Hesthagen v. Harby
In Hesthagen v. Harby, 78 Wn.2d 934, 481 P.2d 438 (1971), the Court imposed a constructive trust in favor of the rightful intestate heirs of an estate because the heirs were not given notice of the probate proceeding. Hesthagen, 78 Wn.2d at 945-46.
The claimants in Hesthagen were the nieces and nephew of the decedent and "actual" heirs under the then existing intestacy statute. Id. at 936, 938.
They were not notified of the estate distribution until more than three years after it had occurred, and they brought an action seeking imposition of a constructive trust against the original distributees and the estate administrator. Id. at 936, 944.
Failure to deliver notice to the heirs in Hesthagen was unreasonable as "sources of information were readily available which would have revealed the existence of plaintiffs as surviving heirs . . . ." Id. at 938.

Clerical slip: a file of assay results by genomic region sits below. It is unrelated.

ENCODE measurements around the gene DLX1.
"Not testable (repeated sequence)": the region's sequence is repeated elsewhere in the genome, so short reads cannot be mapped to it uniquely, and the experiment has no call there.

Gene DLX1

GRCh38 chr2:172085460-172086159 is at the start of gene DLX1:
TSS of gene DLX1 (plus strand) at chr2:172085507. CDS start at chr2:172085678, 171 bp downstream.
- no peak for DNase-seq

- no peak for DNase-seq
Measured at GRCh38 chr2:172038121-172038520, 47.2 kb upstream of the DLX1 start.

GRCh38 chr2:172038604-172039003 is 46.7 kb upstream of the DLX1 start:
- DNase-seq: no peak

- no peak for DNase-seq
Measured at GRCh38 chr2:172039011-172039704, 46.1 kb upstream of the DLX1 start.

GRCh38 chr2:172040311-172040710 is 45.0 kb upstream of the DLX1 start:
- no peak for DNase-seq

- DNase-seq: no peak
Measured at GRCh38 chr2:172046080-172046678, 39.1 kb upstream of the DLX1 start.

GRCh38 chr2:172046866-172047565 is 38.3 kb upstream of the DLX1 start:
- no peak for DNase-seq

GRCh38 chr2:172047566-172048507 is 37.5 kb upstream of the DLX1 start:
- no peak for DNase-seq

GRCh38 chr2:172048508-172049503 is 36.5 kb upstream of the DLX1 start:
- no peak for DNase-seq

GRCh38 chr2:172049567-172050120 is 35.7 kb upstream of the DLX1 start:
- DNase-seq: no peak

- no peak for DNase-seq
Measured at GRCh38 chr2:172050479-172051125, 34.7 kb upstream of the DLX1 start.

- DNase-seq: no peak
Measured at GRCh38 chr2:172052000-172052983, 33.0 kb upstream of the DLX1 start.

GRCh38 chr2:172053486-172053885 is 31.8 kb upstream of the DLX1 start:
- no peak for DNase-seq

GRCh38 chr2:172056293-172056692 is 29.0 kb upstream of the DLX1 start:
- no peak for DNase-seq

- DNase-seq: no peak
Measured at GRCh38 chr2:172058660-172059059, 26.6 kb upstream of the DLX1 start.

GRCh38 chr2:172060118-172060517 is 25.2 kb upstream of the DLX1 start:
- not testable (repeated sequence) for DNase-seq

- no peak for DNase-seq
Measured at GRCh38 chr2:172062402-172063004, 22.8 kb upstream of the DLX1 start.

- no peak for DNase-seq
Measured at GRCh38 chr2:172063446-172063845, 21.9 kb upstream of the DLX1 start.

Since the heirs' names and addresses "were ascertainable by the exercise of due diligence" we found that the heirs were denied procedural due process and that "such a deprivation amounts to a jurisdictional defect as to them, rendering the decree of distribution void." Id. at 942.
The claimants in Hesthagen did not seek to reopen the probate. Id. at 945. Instead they sought imposition of a constructive trust against the defendants. Id.
The Court imposed the constructive trust, noting that:
What is important is that the administrator, as a fiduciary, violated his duty to ascertain and notify the heirs. When this breach of duty caused or resulted in the propertyin the estate being transferred to the distributees, they received it and held the other heirs' portion of it under a constructive trust for the other rightful heirs. Id. at 946.